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B & H Buildings, London, 28 July 2015

5 Aug 2015

The room was about ten square metres, had a stark low ceiling and red-cushioned seating that ran seamlessly around the length of each wall. It had no windows, but natural light entered through densely packed perforations the size of golf balls set in fifteen rows, and veiled with ‘The Lady and the Unicorn‘ printed silky material.


I had the impression this was an attempt to recreate the ambiance of an old Ottoman living room, albeit without the brass coffee pots, hookah pipes and, crucially, without the carpets. The floor was hard, bare, and painted battleship grey. It was where I was to life model downstairs at the Bourne & Hollingsworth Buildings – a plush all-day brasserie and bar in Clerkenwell, London.


This is the latest venue from which Adrian Dutton runs his regular groups. Adrian greeted me warmly when I arrived; he is a true gentlemen, a pleasure to work for. He offered one word of caution, however, suggesting I might want to pose wearing shoes as there might be fragments of broken glass on the floor. I could see what he meant, but said I would be careful, putting down a foam mat and sheet.


We stuck with the proven popular format for pose lengths. For the first hour I started with a 10-minute standing pose to allow time for latecomers to arrive. Next came the dynamic section – 2 minutes, 1 minute, 30 seconds, 3 minutes – after which, poses got steadily longer – 5 minutes, 10 minutes, 20 minutes took us to an interval. Most artists then disappeared upstairs to get drinks from the bar.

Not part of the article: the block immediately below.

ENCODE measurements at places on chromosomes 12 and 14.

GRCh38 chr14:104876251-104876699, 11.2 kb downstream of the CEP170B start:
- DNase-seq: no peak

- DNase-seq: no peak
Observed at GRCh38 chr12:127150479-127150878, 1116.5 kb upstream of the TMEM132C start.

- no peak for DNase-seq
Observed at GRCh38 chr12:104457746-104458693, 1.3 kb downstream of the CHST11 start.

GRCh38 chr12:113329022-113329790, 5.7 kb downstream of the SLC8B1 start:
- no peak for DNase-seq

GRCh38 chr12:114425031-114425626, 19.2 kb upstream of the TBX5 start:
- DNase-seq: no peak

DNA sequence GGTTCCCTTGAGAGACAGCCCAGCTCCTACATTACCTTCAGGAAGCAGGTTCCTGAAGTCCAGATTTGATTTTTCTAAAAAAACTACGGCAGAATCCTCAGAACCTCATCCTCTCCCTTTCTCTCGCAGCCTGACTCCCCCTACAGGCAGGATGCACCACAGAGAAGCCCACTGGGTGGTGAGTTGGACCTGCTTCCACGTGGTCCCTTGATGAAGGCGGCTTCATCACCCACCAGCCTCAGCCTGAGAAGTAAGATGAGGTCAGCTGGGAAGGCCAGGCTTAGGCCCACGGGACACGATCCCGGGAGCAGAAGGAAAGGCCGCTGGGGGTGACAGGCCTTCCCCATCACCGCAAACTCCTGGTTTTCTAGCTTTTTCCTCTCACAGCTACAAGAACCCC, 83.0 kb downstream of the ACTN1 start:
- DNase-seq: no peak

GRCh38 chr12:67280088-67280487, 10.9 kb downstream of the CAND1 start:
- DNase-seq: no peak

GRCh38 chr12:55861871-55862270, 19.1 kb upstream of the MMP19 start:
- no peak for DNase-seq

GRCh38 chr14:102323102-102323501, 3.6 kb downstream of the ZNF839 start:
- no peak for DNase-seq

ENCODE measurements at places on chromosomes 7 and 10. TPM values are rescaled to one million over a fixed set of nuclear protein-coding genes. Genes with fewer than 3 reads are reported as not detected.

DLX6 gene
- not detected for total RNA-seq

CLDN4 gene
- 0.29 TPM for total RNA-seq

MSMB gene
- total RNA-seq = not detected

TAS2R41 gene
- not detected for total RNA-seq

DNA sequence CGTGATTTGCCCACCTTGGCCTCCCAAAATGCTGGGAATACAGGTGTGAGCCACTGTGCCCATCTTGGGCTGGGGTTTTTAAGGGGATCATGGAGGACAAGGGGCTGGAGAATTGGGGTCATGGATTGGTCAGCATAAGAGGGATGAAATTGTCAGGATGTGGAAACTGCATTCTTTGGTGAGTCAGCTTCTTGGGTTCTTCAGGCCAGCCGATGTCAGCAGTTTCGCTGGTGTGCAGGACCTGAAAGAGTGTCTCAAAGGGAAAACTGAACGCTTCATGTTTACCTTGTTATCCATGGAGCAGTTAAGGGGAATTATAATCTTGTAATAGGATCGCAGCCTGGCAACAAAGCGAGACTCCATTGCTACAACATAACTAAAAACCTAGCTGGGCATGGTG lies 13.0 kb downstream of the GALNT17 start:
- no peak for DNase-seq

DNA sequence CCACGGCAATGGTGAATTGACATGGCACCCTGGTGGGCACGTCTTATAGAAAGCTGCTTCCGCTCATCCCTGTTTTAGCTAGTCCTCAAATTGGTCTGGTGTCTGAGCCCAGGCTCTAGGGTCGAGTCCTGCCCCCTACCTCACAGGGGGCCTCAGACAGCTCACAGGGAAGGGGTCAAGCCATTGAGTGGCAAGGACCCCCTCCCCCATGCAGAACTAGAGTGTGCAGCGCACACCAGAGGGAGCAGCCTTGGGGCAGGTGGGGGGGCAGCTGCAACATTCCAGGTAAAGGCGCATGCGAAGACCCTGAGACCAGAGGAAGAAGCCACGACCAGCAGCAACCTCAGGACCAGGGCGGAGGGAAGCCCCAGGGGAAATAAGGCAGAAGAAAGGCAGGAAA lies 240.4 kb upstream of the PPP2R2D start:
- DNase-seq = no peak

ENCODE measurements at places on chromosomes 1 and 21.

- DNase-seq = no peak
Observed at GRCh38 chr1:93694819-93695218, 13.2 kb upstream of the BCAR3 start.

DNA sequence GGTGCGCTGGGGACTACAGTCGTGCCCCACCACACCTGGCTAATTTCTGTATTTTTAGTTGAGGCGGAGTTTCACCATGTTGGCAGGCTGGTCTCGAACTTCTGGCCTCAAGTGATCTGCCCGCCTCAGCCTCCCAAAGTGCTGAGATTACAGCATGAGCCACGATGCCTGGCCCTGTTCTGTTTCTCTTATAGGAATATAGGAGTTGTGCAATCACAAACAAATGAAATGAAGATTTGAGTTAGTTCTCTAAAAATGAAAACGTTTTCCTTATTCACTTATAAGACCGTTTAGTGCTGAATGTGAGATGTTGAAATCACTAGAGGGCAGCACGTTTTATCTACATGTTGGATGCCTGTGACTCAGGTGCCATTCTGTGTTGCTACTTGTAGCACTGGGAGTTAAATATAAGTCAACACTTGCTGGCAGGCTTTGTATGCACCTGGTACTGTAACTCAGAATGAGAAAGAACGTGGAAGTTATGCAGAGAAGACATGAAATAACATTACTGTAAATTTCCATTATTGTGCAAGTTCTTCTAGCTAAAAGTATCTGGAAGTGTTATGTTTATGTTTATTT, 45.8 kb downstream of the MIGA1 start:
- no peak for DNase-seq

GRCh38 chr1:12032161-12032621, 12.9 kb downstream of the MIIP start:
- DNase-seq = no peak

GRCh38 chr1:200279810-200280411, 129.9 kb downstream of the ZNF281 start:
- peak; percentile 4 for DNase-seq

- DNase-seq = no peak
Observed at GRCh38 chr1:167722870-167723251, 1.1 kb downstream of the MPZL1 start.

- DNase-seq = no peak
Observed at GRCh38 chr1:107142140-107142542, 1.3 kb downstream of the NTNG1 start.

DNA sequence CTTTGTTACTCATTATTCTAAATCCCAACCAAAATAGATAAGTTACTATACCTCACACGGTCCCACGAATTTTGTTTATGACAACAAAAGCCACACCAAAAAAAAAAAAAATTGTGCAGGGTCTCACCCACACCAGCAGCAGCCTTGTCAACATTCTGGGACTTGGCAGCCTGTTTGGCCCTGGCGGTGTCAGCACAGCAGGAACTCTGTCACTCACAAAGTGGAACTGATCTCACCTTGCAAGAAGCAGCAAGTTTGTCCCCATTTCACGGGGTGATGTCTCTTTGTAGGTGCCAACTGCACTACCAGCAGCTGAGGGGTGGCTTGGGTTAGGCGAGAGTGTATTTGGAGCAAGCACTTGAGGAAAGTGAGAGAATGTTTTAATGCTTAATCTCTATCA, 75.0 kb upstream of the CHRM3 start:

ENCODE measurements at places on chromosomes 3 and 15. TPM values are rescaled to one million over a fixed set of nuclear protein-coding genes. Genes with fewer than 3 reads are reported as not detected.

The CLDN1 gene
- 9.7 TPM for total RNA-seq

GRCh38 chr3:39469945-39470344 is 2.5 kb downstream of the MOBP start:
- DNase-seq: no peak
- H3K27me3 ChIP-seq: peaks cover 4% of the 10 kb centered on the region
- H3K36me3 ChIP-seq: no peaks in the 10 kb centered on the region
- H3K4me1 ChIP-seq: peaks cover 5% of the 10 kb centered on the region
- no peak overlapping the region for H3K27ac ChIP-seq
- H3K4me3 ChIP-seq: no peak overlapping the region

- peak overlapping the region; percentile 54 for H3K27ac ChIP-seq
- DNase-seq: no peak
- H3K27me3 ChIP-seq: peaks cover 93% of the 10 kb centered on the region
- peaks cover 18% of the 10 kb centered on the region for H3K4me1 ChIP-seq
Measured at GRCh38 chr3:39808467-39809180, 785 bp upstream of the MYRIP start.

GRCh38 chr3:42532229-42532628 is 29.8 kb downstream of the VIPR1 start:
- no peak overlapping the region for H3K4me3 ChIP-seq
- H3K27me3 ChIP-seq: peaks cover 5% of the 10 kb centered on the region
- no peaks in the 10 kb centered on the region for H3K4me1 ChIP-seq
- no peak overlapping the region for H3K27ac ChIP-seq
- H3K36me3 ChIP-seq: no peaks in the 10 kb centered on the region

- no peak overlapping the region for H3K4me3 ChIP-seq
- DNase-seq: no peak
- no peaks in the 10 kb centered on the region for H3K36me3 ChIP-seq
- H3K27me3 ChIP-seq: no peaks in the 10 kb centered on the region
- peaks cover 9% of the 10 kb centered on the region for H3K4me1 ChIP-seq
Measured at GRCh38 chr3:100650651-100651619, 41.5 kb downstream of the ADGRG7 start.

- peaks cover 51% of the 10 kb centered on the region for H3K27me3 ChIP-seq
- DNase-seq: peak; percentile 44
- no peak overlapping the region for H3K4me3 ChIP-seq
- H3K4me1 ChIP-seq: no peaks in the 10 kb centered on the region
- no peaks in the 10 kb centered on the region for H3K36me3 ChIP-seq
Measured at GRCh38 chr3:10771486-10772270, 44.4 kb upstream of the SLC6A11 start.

After a break of about half an hour, we set about our second hour’s work in a similar vein. 10 minutes got us started again, then we quickened to 3 minutes, 2 minutes, 1 minute. My 1-minute pose was a full lotus position; upon unravelling I was astonished to see a small puddle of blood on my left thigh. It seemed I’d somehow slit the top of the fourth toe on my right foot… and I didn’t even feel it happen.


Adrian was more concerned that I was. As I moved on to a 5-minute standing pose, he dashed off to fetch some antiseptic liquid from his car. When the 5 minutes were up we could see I was still bleeding slightly more than was ideal so we took a short time-out to drown the toe in TCP and wrap it with tissue. One artist kindly offered a sticking plaster, which I made use of before heading home.


Following the brief interruption, we closed with a half-hour reclining pose. The show must go on. In excess of 20 artists were present; happily none were squeamish nor rendered incapable of continuing by the sudden unexpected appearance of a colour not anticipated in their palette selection for the evening. Their appreciation was very welcome at the end.


It had been a muggy evening. Even with a large modern bladeless fan to give us cool air, the modelling itself had been warm work. Yet I’d enjoyed working for this group as there seemed to be plenty of newcomers, both to Adrian and to life drawing in general. That in itself was enough to bring freshness to the room. I hope they’ll be enjoying lots more life drawing in the months ahead.

From → Art

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